I’ve noticed that we hear a lot less from corporate research labs than we used to. They still exist, though. Sure, Bell Labs is owned by Nokia and there is still some hot research at IBM even though they quit publication of the fabled IBM Technical Disclosure Bulletin in 1998. But today innovation is more likely to come from a small company attracting venture capital than from an established company investing in research. Why is that? And should it be that way?
The Way We Were
There was a time when every big company had a significant research and development arm. Perhaps the most famous of these was Bell Labs. Although some inventions are inevitably disputed, Bell Labs can claim radio astronomy, the transistor, the laser, Unix, C, and C++ among other innovations. They also scored a total of nine Nobel prizes.
Bell Labs had one big advantage: for many years it was part of a highly profitable monopoly, so perhaps the drive to make money right away was less than at other labs. Also, I think, times were different and businesses often had the ability to look past the next quarter.
Bell Labs can trace its roots back to Alexander Graham Bell himself. Taking the money from the French government’s Volta prize (about $270,000 adjusted for today’s dollars), Bell started a lab in Washington, D.C. called the Volta laboratory. Bell was very interested in sound and the deaf (you can hear an 1885 recording of his voice from the Smithsonian’s Volta collection, below). And there were other research labs at the time with AT&T and Western Electric. By 1925, Bell Labs formed in Manhattan to consolidate the various research efforts. By 1967, the headquarters moved to Murray Hill, New Jersey although there were facilities in many other areas, too.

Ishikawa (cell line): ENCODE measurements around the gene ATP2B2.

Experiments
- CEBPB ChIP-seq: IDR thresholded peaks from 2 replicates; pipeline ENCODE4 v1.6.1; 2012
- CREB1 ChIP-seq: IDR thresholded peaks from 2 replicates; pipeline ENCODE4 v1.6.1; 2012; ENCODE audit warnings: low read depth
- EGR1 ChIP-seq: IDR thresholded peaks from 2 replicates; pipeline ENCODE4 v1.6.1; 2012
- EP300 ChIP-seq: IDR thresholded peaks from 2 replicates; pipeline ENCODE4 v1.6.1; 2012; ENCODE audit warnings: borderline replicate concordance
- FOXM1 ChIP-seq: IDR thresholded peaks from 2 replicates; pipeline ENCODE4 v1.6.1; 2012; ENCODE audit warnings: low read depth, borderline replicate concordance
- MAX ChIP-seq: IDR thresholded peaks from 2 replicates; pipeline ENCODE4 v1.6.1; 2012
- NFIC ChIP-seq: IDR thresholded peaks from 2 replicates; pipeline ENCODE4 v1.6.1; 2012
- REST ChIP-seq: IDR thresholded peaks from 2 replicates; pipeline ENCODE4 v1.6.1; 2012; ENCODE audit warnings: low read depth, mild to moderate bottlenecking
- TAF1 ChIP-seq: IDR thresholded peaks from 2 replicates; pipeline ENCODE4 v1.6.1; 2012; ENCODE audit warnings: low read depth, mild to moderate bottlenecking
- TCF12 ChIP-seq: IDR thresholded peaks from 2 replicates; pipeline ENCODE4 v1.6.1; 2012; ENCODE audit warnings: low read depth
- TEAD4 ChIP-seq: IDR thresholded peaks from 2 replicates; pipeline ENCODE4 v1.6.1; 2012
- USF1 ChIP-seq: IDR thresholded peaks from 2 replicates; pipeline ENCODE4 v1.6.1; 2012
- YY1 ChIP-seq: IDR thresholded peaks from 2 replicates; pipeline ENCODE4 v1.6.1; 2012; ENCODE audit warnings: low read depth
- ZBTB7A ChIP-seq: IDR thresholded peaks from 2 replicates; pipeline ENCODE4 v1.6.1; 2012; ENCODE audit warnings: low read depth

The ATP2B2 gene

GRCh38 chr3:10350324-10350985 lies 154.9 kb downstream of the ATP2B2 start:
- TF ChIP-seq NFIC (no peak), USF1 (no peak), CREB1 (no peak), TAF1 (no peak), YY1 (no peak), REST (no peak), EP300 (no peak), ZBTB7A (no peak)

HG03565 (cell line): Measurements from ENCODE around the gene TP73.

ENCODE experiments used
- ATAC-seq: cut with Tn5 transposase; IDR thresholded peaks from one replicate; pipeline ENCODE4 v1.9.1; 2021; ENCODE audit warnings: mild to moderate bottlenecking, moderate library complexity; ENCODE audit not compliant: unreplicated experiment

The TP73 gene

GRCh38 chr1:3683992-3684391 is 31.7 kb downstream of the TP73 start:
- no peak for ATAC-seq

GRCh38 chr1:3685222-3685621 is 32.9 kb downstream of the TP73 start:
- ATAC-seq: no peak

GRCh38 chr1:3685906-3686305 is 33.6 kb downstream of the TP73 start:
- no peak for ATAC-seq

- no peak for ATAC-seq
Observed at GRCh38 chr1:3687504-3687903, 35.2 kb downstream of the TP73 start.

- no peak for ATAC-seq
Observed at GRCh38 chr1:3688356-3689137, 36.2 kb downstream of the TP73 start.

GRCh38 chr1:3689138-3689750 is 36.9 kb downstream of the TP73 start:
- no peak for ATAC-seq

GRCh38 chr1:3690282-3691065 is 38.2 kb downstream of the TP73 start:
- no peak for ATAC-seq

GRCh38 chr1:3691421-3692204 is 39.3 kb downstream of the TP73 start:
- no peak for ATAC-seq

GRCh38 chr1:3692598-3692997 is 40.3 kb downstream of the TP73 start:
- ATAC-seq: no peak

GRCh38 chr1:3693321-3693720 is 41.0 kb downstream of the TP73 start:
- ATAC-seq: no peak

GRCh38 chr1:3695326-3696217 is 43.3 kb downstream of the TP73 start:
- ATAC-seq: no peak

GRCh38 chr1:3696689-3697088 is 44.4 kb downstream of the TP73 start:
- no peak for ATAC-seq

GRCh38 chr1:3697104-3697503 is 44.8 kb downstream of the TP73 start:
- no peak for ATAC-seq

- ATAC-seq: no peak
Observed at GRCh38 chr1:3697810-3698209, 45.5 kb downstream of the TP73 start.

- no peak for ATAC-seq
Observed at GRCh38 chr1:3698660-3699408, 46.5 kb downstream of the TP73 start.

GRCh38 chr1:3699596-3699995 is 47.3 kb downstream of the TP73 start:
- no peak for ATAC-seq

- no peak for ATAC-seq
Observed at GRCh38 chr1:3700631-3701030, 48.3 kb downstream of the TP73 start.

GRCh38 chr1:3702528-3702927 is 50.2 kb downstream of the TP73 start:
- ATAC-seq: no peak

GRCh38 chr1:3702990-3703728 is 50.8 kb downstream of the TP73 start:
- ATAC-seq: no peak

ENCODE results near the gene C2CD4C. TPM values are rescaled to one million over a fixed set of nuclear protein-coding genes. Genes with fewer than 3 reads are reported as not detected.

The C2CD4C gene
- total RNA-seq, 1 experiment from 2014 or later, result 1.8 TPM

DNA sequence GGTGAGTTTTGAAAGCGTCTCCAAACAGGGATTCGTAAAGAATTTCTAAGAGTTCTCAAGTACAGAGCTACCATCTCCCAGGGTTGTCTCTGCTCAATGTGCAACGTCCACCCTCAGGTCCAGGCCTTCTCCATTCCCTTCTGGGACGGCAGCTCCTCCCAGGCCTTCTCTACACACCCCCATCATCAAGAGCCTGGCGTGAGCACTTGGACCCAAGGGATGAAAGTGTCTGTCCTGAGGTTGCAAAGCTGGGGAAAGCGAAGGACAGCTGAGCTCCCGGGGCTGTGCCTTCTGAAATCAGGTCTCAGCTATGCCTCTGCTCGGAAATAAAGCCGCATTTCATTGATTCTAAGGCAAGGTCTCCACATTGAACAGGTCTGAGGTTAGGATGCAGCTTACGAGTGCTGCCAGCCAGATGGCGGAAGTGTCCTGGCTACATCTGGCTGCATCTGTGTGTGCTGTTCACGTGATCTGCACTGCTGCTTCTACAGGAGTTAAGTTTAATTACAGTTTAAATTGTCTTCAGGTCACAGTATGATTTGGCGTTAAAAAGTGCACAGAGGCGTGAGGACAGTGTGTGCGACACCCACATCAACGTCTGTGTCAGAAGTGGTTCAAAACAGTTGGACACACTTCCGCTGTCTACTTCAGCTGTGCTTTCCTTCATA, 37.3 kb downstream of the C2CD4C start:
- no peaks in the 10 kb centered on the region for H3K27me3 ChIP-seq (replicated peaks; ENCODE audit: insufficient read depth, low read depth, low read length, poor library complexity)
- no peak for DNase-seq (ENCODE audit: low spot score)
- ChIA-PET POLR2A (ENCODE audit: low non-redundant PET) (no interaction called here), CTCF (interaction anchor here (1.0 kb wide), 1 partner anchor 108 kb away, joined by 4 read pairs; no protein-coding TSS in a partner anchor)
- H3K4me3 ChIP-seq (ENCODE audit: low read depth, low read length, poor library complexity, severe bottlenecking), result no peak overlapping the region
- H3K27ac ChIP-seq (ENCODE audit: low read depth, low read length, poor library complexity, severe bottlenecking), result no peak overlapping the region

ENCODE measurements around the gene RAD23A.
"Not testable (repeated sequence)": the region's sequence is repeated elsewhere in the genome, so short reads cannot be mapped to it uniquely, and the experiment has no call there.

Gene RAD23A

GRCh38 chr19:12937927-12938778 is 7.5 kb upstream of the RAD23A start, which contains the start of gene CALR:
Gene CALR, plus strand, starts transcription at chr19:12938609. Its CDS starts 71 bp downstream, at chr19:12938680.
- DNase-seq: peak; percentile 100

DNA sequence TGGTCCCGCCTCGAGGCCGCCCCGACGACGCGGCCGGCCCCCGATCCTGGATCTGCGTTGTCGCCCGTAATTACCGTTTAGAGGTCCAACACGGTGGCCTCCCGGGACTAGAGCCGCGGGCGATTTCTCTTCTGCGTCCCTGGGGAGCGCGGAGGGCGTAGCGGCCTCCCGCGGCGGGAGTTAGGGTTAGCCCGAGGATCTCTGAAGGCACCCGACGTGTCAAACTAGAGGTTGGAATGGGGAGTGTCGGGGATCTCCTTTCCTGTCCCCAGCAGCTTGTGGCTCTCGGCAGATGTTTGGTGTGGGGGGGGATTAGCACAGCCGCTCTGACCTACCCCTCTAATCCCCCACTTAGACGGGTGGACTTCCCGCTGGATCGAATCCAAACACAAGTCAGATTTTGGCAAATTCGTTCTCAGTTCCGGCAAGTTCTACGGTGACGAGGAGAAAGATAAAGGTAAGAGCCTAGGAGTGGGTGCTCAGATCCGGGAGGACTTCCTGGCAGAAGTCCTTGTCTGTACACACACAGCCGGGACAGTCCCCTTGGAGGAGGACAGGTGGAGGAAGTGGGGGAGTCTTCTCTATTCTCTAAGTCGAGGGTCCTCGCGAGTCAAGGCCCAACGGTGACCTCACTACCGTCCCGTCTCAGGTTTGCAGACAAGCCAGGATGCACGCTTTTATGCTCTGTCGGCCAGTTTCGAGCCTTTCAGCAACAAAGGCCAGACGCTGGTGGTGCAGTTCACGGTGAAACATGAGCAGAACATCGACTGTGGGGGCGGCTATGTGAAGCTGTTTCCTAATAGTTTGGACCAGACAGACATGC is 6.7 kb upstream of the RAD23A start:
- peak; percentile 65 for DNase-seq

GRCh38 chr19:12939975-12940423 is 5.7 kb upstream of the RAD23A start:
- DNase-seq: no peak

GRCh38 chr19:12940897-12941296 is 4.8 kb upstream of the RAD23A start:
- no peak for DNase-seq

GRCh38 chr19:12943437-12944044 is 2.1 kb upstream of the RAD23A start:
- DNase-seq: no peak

Bell had a string of firsts, many of which won the researchers Nobel prizes. In 1937, for example, the prize in physics when to a Bell researcher for demonstrating the wave nature of matter. In 1956, the team behind the successful transistor won. In 1977 and 1978, the lab won in disparate areas: understanding the structure of matter and the discovery of the cosmic microwave background radiation. More recently, the lab’s researchers have won for cooling atoms with lasers (1997), explaining the fractional quantum Hall effect (1998), inventing charge coupled devices (2009), super-resolution fluorescence microscopy (2014), and optical tweezers in 2018. Optical tweezers. No kidding. See the video if you want to know more.
The Nobel isn’t the only prize Bell Labs scientists received. Five researchers have won three Turing Awards for topics ranging from error detection and correction, to Unix. Some of the lab’s significant work, too, never won a prize. Karl Jansky set the stage for radio astronomy while investigating why shortwave radio links were experiencing static. Early TV, speech synthesis, computers, cell phones, and more all came from the halls of Bell labs. Why not put it to music? Oh wait, someone from Bell Labs — well, technically Lucent — did back in 2000, and you really should watch it.
Other Notable Labs
Bell wasn’t the only game in town. IBM has an active research organization. Until 1998, they published a technical disclosure that was a joy to read and breathtaking in its scope with topics ranging across many different scientific disciplines. The only remains of it are chopped up on a patent search website.
Lockheed Martin had its Skunk Works (named after a Lil’ Abner cartoon venue that made moonshine). That lab turned out the U-2, the SR-71, the F-117, and many other high tech airplanes — discussed in an interview about the efforts.
Skunk work had evolved into a generic term for these kinds of innovation labs. Typically, they are set apart from the normal company and have a streamlined bureaucracy. Usually they have a reduced drive to make money in the short term. This makes sense. It might take decades of research to come up with, say, a transistor, but look at the payoff from that. IBM’s version of the skunk work turned out the original IBM PC.
One differentiator among labs was if they handled their own marketing. IBM and Lockheed were able to bring their innovations to the market. Bell sometimes didn’t do that directly, but licensed the tech out successfully, in most cases. Then there was Xerox’s infamous PARC which invented modern desktop computing only to watch it get copied away — ironic, really, when you think of Xerox’s core business. Kodak developed — and ignored — the digital camera.
Death of the Lab